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Tag "movie making"
Strange PERILS of Making MOVIES Beneath the Sea (Sep, 1933)

Strange PERILS of Making MOVIES Beneath the Sea

Hollywood’s most intrepid cameraman relates startling adventures he has encountered making undersea movies which chill your blood.

by HOMER SCOTT – Pioneer Underwater Cameraman

IN 14 years I probably have gazed into the cold eyes of more curious fish and looked on the bodies of more actors and actresses beneath the sea than any other man. From the shores of Southern California to the rocky coast of the Socorro islands, far south in the Pacific, and even off the shores of New Zealand I have descended many times in one of my half-bells, my legs dangling puppet-like in the cold water, to photograph dramas that sometimes thrilled me more than were the audiences that viewed the results on the screen. ] When the editors of Modern Mechanix and Inventions asked me to write of the thrills and tell you how these scenes are filmed, I said to myself, “Gosh, there’s nothing very interesting about undersea picture-taking.”

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FILMING TABLE TOP EARTHQUAKES (Dec, 1935)

FILMING TABLE TOP EARTHQUAKES

by EARL THEISEN – Honorary Curator of Motion Pictures, Los Angeles Museum.

When the director calls for floods, train wrecks, and volcanoes, the miniature men create the scenes. Read how they produce these effects.

BEHIND the studio walls tucked off in a corner may be found the miniature department. It is hidden away where persons will not interfere with its work or find out its secrets.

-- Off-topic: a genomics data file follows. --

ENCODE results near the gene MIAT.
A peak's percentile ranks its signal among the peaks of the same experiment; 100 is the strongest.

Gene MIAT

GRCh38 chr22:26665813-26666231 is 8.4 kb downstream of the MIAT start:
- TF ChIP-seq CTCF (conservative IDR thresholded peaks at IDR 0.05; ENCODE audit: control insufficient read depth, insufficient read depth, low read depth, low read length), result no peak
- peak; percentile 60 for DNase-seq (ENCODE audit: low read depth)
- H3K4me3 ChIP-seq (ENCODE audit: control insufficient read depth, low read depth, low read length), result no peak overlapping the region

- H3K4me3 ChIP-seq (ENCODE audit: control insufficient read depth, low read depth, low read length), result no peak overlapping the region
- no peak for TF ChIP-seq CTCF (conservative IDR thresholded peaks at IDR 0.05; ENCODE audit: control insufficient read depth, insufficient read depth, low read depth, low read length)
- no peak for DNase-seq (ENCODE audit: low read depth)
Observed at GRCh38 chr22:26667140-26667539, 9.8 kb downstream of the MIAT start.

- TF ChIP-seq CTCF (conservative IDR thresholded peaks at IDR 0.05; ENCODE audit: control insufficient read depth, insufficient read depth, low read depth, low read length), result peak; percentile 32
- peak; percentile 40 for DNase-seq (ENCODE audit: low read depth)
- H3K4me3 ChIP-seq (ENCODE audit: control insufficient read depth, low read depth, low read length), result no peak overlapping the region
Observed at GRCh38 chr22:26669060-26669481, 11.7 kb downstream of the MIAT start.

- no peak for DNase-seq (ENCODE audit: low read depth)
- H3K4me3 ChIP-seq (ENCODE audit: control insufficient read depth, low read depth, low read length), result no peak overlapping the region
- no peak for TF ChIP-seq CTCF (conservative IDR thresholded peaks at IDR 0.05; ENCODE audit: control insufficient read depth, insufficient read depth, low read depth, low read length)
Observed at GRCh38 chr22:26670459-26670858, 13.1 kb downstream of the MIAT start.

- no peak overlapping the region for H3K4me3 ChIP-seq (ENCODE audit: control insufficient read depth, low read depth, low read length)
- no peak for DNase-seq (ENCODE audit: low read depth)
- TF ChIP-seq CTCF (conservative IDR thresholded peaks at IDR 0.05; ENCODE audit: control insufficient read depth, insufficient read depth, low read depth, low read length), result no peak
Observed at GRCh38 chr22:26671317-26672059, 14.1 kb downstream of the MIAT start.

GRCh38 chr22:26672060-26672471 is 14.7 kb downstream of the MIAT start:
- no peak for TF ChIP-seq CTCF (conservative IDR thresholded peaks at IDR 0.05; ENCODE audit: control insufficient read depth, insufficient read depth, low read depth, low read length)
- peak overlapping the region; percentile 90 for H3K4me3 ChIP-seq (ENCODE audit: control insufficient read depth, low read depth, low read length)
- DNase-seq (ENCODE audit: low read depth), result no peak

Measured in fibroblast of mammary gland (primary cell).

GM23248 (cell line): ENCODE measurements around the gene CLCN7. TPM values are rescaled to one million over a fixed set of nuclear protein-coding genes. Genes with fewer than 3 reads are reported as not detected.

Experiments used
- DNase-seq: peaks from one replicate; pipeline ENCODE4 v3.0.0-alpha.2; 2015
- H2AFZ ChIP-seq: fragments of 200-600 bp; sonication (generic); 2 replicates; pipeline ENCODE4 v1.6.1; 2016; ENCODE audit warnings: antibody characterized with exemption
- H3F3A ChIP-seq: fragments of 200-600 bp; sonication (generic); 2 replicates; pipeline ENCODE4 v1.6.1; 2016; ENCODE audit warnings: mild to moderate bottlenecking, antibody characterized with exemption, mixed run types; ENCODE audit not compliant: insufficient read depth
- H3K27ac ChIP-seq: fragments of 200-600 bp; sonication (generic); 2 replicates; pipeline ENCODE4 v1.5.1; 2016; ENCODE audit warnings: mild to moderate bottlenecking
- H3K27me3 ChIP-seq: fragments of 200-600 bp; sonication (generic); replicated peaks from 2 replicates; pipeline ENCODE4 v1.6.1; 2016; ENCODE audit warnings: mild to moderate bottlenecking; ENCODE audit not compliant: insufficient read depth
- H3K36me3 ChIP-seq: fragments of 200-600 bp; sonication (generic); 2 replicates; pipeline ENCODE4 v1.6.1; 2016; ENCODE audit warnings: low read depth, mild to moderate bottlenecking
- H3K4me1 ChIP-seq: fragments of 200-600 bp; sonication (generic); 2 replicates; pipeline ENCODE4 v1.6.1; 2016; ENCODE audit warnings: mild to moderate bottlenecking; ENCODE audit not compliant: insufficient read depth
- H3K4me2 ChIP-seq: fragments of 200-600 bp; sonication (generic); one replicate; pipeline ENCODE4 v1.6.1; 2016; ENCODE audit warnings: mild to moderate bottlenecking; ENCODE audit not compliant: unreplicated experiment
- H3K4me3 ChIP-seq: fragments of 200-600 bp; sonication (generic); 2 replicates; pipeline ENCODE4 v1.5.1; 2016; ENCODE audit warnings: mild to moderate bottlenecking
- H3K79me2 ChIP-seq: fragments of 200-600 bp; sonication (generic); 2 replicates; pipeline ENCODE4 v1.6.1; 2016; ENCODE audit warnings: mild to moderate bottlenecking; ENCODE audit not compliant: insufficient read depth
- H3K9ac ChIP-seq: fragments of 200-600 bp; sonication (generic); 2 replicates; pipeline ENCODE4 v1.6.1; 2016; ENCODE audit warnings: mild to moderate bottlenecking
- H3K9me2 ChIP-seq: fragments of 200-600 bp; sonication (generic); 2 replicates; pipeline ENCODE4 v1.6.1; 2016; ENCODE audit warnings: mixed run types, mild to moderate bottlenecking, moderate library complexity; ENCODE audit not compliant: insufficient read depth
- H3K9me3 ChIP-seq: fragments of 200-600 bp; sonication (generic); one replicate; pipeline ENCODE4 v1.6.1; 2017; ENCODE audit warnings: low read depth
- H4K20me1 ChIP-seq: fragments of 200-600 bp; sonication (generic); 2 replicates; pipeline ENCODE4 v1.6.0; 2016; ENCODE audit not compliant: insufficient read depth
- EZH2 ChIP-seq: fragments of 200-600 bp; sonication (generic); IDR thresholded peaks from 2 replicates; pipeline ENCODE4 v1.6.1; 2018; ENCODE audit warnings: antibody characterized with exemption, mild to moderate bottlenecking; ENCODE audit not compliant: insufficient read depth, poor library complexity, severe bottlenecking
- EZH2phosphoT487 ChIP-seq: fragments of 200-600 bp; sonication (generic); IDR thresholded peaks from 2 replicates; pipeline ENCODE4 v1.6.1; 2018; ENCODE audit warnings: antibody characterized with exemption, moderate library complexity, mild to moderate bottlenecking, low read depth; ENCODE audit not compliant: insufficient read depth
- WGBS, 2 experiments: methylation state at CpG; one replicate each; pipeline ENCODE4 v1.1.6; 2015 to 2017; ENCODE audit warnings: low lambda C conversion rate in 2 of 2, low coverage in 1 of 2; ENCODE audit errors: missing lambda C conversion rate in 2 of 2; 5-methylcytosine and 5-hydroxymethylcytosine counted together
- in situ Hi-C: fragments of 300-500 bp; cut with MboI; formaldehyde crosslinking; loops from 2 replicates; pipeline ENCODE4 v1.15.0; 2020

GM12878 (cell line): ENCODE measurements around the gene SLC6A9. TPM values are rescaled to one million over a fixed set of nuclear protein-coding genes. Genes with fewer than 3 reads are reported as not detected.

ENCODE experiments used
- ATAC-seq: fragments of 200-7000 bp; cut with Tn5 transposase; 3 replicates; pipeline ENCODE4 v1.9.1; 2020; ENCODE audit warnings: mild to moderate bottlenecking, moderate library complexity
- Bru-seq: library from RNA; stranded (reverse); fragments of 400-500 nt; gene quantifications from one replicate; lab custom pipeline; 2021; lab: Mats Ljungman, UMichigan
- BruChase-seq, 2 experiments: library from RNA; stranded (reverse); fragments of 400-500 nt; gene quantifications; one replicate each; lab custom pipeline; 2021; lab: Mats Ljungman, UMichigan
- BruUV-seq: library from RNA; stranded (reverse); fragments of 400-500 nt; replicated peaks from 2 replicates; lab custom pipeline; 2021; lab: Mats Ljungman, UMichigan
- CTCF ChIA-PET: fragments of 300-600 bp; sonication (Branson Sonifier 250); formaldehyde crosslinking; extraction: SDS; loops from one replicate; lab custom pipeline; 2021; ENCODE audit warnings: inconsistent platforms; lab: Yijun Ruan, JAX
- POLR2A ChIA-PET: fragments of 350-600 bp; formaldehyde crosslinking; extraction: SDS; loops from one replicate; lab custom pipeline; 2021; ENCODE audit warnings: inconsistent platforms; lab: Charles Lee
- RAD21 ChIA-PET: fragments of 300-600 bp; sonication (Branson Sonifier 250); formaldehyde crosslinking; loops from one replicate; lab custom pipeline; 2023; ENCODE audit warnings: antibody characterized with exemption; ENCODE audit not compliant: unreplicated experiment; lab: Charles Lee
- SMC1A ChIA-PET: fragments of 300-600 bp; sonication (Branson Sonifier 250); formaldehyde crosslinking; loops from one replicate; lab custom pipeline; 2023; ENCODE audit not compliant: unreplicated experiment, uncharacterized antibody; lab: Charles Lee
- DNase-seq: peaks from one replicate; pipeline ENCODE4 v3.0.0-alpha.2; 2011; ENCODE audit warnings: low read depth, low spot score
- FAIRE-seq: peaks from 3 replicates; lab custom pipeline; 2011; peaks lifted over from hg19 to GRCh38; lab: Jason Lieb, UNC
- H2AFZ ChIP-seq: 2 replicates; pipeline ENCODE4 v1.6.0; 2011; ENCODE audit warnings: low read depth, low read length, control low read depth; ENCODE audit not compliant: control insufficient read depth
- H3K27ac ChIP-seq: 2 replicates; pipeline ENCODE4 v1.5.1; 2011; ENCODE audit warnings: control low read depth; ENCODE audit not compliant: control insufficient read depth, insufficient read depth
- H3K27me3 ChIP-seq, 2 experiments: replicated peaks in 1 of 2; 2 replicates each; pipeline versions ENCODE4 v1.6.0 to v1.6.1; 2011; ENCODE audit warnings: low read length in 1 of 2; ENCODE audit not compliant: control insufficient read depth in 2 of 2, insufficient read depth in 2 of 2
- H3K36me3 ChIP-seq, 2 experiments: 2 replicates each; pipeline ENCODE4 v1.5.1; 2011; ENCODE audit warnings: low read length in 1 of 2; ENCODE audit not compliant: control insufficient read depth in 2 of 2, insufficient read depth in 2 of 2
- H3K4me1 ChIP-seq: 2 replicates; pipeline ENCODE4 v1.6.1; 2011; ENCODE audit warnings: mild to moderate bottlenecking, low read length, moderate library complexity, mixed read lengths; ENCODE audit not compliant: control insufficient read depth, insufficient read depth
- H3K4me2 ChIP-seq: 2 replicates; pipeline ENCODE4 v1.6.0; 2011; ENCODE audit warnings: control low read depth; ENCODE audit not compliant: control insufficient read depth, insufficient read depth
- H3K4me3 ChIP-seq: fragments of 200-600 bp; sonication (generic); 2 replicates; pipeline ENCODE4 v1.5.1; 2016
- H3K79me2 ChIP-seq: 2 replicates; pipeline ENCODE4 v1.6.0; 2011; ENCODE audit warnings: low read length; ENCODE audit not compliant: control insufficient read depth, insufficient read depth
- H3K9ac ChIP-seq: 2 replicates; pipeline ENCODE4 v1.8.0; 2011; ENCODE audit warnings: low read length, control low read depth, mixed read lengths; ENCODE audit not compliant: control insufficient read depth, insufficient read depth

To the miniature man everything is possible from the fabrication of airplane crashes, train wrecks, explosions, floods, to the bringing to life on the screen of prehistoric monsters. In this department of the studios is filmed those things that cannot be photographed or are too dangerous to be photographed in full size. The miniature men are specialists in reproducing literally on a table top practically anything that occurs in real life.

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FILMING A MOVIE WAR (Dec, 1937)

FILMING A MOVIE WAR

BURSTING bombs failed to stop scores of German soldiers charging across the scarred battlefield under cover of night. The ground was rent by machine-gun bullets. Soldiers dropped hopelessly in barbwire entanglements.

It was the World War all over again for many American Legion men and ex-German soldiers acting as extras during the filming of The Road Back. Every exploding shell and spattering of machine gun fire brought back memories of war’s deadliness. But this was a movie war—nobody was being killed! Hollywood’s explosive experts, through years of experience, have developed tricks that make acting in a movie war safer than crossing a busy highway.

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